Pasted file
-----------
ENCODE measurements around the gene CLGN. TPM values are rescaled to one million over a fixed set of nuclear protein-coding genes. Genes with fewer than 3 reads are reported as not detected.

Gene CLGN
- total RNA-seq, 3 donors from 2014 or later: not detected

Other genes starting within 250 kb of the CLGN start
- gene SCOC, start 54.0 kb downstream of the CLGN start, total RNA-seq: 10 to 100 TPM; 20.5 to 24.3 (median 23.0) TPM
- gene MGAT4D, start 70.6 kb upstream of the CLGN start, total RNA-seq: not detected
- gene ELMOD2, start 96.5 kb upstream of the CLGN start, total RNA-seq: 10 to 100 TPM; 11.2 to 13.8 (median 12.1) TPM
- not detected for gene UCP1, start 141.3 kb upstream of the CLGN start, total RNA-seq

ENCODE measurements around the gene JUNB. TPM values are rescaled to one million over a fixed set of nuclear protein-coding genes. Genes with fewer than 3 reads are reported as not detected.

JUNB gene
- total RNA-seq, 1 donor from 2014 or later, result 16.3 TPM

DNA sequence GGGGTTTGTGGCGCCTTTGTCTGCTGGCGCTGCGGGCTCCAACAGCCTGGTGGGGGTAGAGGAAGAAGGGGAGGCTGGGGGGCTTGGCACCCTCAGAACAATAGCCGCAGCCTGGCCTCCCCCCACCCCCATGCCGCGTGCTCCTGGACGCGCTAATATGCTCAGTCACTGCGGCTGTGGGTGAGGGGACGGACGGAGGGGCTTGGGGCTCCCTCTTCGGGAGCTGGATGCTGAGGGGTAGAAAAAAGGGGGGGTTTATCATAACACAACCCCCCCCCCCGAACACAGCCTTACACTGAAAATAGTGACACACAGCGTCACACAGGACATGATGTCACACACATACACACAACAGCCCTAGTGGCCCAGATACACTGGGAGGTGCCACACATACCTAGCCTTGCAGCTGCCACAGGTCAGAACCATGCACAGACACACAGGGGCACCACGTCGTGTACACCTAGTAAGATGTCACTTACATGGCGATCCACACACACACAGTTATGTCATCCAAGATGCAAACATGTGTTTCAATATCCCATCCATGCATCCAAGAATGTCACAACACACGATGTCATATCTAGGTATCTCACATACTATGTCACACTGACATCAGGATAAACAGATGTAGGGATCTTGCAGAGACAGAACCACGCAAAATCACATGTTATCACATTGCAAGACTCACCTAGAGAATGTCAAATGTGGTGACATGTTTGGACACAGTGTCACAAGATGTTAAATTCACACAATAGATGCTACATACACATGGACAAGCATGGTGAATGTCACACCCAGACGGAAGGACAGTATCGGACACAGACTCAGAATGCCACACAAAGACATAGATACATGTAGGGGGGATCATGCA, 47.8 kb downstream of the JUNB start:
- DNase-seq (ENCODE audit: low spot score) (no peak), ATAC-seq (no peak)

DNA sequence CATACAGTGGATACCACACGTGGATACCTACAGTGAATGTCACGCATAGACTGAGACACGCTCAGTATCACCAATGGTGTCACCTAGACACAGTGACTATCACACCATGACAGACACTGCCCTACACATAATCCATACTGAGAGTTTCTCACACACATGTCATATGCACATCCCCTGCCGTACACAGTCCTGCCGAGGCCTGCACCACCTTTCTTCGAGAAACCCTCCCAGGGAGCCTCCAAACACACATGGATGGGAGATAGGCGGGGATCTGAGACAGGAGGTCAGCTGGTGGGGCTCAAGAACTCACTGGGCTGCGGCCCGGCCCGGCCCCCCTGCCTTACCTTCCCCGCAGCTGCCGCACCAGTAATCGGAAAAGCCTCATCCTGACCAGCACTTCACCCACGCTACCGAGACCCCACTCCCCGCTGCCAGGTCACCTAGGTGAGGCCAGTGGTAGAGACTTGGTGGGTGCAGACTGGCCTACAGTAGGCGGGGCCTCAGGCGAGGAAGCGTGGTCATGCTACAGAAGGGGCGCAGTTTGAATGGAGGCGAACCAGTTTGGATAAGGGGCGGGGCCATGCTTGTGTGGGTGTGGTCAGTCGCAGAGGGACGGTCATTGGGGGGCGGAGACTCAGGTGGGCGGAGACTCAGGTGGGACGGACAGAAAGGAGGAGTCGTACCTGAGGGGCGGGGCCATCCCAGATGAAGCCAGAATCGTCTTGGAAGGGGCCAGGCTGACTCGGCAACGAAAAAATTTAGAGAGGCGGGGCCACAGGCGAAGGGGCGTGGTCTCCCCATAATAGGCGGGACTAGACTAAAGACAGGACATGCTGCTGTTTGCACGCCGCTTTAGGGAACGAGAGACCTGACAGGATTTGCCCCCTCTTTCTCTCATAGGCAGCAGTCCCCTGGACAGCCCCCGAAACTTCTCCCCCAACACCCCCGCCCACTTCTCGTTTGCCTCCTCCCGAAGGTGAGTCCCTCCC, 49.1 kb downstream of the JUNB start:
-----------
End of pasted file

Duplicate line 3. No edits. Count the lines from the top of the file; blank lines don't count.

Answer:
- total RNA-seq, 3 donors from 2014 or later: not detected